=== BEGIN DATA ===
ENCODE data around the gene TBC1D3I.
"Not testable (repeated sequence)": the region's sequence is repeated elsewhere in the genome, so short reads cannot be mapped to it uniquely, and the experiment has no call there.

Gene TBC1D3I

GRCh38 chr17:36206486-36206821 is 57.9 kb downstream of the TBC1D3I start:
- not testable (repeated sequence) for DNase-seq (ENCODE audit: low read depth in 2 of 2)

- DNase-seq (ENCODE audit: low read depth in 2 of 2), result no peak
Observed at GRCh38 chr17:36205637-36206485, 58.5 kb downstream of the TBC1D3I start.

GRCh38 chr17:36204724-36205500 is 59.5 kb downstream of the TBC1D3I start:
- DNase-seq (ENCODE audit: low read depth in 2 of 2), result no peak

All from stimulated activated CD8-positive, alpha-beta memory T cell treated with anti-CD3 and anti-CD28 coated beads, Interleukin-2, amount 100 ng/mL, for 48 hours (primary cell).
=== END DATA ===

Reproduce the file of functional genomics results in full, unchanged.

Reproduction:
ENCODE data around the gene TBC1D3I.
"Not testable (repeated sequence)": the region's sequence is repeated elsewhere in the genome, so short reads cannot be mapped to it uniquely, and the experiment has no call there.

Gene TBC1D3I

GRCh38 chr17:36206486-36206821 is 57.9 kb downstream of the TBC1D3I start:
- not testable (repeated sequence) for DNase-seq (ENCODE audit: low read depth in 2 of 2)

- DNase-seq (ENCODE audit: low read depth in 2 of 2), result no peak
Observed at GRCh38 chr17:36205637-36206485, 58.5 kb downstream of the TBC1D3I start.

GRCh38 chr17:36204724-36205500 is 59.5 kb downstream of the TBC1D3I start:
- DNase-seq (ENCODE audit: low read depth in 2 of 2), result no peak

All from stimulated activated CD8-positive, alpha-beta memory T cell treated with anti-CD3 and anti-CD28 coated beads, Interleukin-2, amount 100 ng/mL, for 48 hours (primary cell).